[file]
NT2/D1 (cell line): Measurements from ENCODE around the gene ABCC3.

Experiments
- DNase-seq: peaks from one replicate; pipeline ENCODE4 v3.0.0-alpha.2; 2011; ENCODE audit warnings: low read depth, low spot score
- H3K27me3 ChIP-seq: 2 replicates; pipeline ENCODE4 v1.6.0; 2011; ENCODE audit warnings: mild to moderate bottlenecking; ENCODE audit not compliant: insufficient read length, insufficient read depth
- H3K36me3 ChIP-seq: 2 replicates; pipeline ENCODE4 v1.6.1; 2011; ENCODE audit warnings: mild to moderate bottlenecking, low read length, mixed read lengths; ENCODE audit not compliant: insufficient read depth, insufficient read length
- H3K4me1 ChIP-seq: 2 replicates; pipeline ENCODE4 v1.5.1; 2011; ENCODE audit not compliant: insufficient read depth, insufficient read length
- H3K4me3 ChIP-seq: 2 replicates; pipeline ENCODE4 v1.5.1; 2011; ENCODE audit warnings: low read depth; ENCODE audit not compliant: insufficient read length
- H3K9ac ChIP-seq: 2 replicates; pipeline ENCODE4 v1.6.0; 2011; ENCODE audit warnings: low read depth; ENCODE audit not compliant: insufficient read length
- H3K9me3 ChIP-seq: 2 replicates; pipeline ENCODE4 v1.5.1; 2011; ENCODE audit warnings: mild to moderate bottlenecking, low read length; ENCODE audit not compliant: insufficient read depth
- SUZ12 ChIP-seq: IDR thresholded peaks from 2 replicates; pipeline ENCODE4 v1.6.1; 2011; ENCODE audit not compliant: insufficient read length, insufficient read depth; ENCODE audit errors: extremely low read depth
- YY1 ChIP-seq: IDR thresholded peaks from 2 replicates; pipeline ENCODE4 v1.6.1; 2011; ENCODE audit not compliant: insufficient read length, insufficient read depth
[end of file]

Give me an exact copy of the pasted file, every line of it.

NT2/D1 (cell line): Measurements from ENCODE around the gene ABCC3.

Experiments
- DNase-seq: peaks from one replicate; pipeline ENCODE4 v3.0.0-alpha.2; 2011; ENCODE audit warnings: low read depth, low spot score
- H3K27me3 ChIP-seq: 2 replicates; pipeline ENCODE4 v1.6.0; 2011; ENCODE audit warnings: mild to moderate bottlenecking; ENCODE audit not compliant: insufficient read length, insufficient read depth
- H3K36me3 ChIP-seq: 2 replicates; pipeline ENCODE4 v1.6.1; 2011; ENCODE audit warnings: mild to moderate bottlenecking, low read length, mixed read lengths; ENCODE audit not compliant: insufficient read depth, insufficient read length
- H3K4me1 ChIP-seq: 2 replicates; pipeline ENCODE4 v1.5.1; 2011; ENCODE audit not compliant: insufficient read depth, insufficient read length
- H3K4me3 ChIP-seq: 2 replicates; pipeline ENCODE4 v1.5.1; 2011; ENCODE audit warnings: low read depth; ENCODE audit not compliant: insufficient read length
- H3K9ac ChIP-seq: 2 replicates; pipeline ENCODE4 v1.6.0; 2011; ENCODE audit warnings: low read depth; ENCODE audit not compliant: insufficient read length
- H3K9me3 ChIP-seq: 2 replicates; pipeline ENCODE4 v1.5.1; 2011; ENCODE audit warnings: mild to moderate bottlenecking, low read length; ENCODE audit not compliant: insufficient read depth
- SUZ12 ChIP-seq: IDR thresholded peaks from 2 replicates; pipeline ENCODE4 v1.6.1; 2011; ENCODE audit not compliant: insufficient read length, insufficient read depth; ENCODE audit errors: extremely low read depth
- YY1 ChIP-seq: IDR thresholded peaks from 2 replicates; pipeline ENCODE4 v1.6.1; 2011; ENCODE audit not compliant: insufficient read length, insufficient read depth